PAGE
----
(NOTE: I came to the realization that unlike a mistake in a book, magazine or newspaper, I did not have to live with it. I could fix the situation simply by taking down the article. I also felt that an explanation was required, so I replaced it with this. I could say that the original article served its purpose by shaking everything loose and we now have a more accurate picture, but the reality is that I simply drew too many conclusions from the information I had. I should have been careful and I should have left Lovekin out of it.)


Paul Kimball said...


Well done.


Mike said...

How long does it take for a guy
to speak up and clarify his
history in the military (if, in
fact, he did have such a history
culminating in the rank of
Brigadier General)? Okay, maybe
several days is not enough time?
Mike Jamieson

shawnharolds1347 said...
This comment has been removed by a blog administrator.
Tarq said...

In the beginning of the interview, The Disclosure Project video shows a picture of Stephen Lovekin in uniform. It's a only headshot but if we are trying to figure out which 'branch' he claims to be from perhaps someone with knowledge of these things can figure out what organization the unifrom uniform he's wearing belongs to.

..Or someone can just ask him I suppose. I don't think anyone has directly asked him publicly about any of this.

Tarq said...

Here are the documents for Stephen Lovekin...

Tarq said...

Documents for Stephen Lovekin can be found here.

Svein said...

Steven Greere answer this here:

Mike said...

Stephen Greer's angry rant is
completely off the mark and
inappropriate in claiming that
Randle defamed and attacked Lovekin. Greer needs to bone up
on his reading comprehension. In
fact, Randle's speculation that
Lovekin may have served as a BG
in some outfit that was a supplemental or auxillary part of the NC National Guard appears to
be accurate (if that grainy list
identifying the roster is accurate). Randle first presented a high profile inquiry on July 27, 2005 re: Lovekin's background at ufo updates. So what gives with
Greer going off on Randle like that? Who is he kidding?

Mike Jamieson

Truthtemplar said...


Truthtemplar said...

What Pk seems to forget is that this man has stated in front of the worlds press, that he would stand in front of the the US congress and repeat everything he has told The Disclosureproject under oath. Now i'm sure the people (we all know who including PK)who want this sort of daming information withheld from us lowly peasants would take BG Lovkin up on his offer and expose him as a freud. Inturn blowing a massive hole in the side of The Disclosures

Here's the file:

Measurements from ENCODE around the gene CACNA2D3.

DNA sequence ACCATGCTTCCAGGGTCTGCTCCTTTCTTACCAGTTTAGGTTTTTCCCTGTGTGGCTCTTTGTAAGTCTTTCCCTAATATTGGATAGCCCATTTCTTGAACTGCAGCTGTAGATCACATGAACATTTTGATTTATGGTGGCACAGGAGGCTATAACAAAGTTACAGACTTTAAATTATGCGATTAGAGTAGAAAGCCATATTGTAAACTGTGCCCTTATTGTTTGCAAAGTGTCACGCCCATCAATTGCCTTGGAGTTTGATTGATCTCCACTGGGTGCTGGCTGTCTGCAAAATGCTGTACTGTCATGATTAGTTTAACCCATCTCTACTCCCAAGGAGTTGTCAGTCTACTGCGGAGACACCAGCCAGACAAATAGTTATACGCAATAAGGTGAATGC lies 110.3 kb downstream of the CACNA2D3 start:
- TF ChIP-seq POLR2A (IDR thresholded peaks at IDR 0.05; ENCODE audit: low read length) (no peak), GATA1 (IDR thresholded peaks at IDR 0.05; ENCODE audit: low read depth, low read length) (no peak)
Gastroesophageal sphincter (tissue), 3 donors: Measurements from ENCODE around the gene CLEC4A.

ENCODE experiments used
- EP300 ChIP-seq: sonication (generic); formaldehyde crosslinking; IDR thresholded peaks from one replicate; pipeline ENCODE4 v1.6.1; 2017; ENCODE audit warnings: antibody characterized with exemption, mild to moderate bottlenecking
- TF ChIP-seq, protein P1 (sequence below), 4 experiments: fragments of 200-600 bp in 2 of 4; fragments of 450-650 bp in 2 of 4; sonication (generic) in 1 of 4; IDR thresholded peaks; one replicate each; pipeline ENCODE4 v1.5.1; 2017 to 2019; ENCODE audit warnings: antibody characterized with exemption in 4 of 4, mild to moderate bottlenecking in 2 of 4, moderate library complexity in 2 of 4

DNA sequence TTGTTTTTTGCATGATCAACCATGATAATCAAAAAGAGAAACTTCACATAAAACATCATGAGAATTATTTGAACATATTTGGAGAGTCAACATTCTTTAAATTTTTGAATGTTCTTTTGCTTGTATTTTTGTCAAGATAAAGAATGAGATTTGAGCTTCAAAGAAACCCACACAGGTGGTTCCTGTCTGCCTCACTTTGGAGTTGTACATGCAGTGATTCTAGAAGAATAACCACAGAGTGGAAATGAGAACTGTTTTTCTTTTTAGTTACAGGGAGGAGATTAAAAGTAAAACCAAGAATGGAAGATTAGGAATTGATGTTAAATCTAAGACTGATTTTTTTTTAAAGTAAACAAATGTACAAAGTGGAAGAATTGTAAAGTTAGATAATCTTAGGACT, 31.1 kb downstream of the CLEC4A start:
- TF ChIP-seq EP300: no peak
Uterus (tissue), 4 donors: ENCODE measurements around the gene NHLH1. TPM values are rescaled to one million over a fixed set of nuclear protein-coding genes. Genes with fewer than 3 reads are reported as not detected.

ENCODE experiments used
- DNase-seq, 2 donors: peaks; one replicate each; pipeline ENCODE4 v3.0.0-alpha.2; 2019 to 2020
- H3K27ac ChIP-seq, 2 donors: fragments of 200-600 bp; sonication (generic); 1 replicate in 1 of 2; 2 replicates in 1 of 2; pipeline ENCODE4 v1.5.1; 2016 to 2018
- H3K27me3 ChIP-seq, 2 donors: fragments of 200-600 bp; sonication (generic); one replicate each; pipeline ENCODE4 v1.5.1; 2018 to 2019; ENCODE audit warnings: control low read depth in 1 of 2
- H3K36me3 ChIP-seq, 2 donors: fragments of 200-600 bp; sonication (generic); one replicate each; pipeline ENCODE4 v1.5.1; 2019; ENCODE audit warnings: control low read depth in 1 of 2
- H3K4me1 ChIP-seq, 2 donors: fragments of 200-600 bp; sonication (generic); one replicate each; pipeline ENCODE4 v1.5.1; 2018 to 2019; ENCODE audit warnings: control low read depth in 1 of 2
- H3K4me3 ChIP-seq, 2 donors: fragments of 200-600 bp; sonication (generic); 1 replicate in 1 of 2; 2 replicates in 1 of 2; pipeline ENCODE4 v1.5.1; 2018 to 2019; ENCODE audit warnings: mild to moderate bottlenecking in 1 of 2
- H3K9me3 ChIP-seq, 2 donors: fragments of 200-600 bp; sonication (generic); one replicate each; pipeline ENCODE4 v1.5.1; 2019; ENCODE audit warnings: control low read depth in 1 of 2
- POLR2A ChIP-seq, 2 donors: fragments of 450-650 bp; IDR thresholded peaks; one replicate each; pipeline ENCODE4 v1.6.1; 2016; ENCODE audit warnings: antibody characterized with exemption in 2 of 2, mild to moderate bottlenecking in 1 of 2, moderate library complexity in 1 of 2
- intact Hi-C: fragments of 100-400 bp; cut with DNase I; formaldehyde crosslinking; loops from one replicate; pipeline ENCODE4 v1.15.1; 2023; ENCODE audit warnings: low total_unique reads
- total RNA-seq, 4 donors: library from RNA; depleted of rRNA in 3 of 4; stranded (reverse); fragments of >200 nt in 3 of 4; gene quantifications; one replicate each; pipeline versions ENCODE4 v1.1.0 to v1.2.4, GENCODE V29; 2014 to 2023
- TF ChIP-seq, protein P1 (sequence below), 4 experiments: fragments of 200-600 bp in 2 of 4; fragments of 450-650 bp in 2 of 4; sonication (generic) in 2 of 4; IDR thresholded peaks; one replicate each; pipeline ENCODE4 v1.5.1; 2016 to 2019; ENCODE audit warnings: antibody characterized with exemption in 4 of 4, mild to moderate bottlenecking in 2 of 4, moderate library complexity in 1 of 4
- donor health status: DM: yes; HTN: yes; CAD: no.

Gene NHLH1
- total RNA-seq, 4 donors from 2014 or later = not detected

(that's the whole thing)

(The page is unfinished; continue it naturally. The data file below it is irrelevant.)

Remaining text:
Project's ship and thus restoring the status quo we are the only intelligent lifeforms in the universe. Also there are no unelected goverments and secert army's. Correct me if i'm wrong! this is the first time ever that a whistleblowers credentials have dissappeared!

Jo said...

To Kevin -- in you, I see a kindred spirit.
I want the facts, too!
So much is being misrepresented, nowadays...and I champion those who put themselves on the frontlines, and ask the serious questions!

I hope you'll never backdown to the imposter, the fraud, and the charlatan!
There are enough of them, especially in the field of UFO study!

Stand your ground, Kevin!
And know that the real McCoy rarely finds a need to attack those who question his claims.
He need only to calmly produce the evidence.
If it were me, in question...I'd not only gladly do so, but...I'd also thank you, for giving me the opportunity! :)
-- Jo

gl2 said...

To return the subject to the basics: We now assume Lovekin did military duty, and, as he says, if he was at Camp David in 1960-1, as a sergeant, then that would be the prime credential in question. The North Carolina guard may be something he lists, as does CSETI, but CSETI was trying to bolster the status of its witnesses in 2001. Greer is from North Carolina, himself, and may see its guard as a legitimate rank, of some sort. So, the bottom line is proximity to Eisenhower, yes or no.

Historian said...


I admit I am coming late to the discussion and I apologize if I am writing in haste and error. As an Eisenhower historian, something does not sound right here. I can't speak to his military career but it seems to me it raises some clear questions that need to be answered for credibility.

1) Was the person in the video a member of the military in the period in questions? If so, then:

2) Is there actual evidence that he served within the White house communication system. Saying it is so, to me is meaningless. IS there a roster? Photos of him and Ike, etc.

3) If the evidence is there that he was in legitimate uniform, serving in the White House, did he have legitimate contact with Ike beyond simply service? There are detailed logs of who attended meetings, etc.

4) Eisenhower's doodling UFO's really has no credibility that Ike knew or shared information with him. Ike did doodle. A lot. And not just when he was in meetings he disliked. He did doodle for a variety of reasons, habit as much as anything else. And after looking through the massive collection of Ike documents at his Presidential Archive, I can't remember a single UFO doodle. Some outstanding ones on JFD, etc.

Ok, so why is this important? If he lies about his rank (sorry but he has to know that is not a legitimate rank in a real military service) then his credibility is 0. If he was never in contact with Ike then anything relating Ike to the issue of UFO's lacks legitimate support. And to be honest, Ike didn't reveal things he didn't want revealed. Even at the height of the attacks on Ike regarding the space race, the missile gap and bomber gaps, Ike did not reveal anything that was not already openly there. Despite huge pressure to do so. I highly doubt he would have talked to a signalman regarding anything like that.

Sorry, but I have to be honest, something smells here and despite all my attempts to find documents relating to him and Ike, even ones posted to prove his case, nothing appears.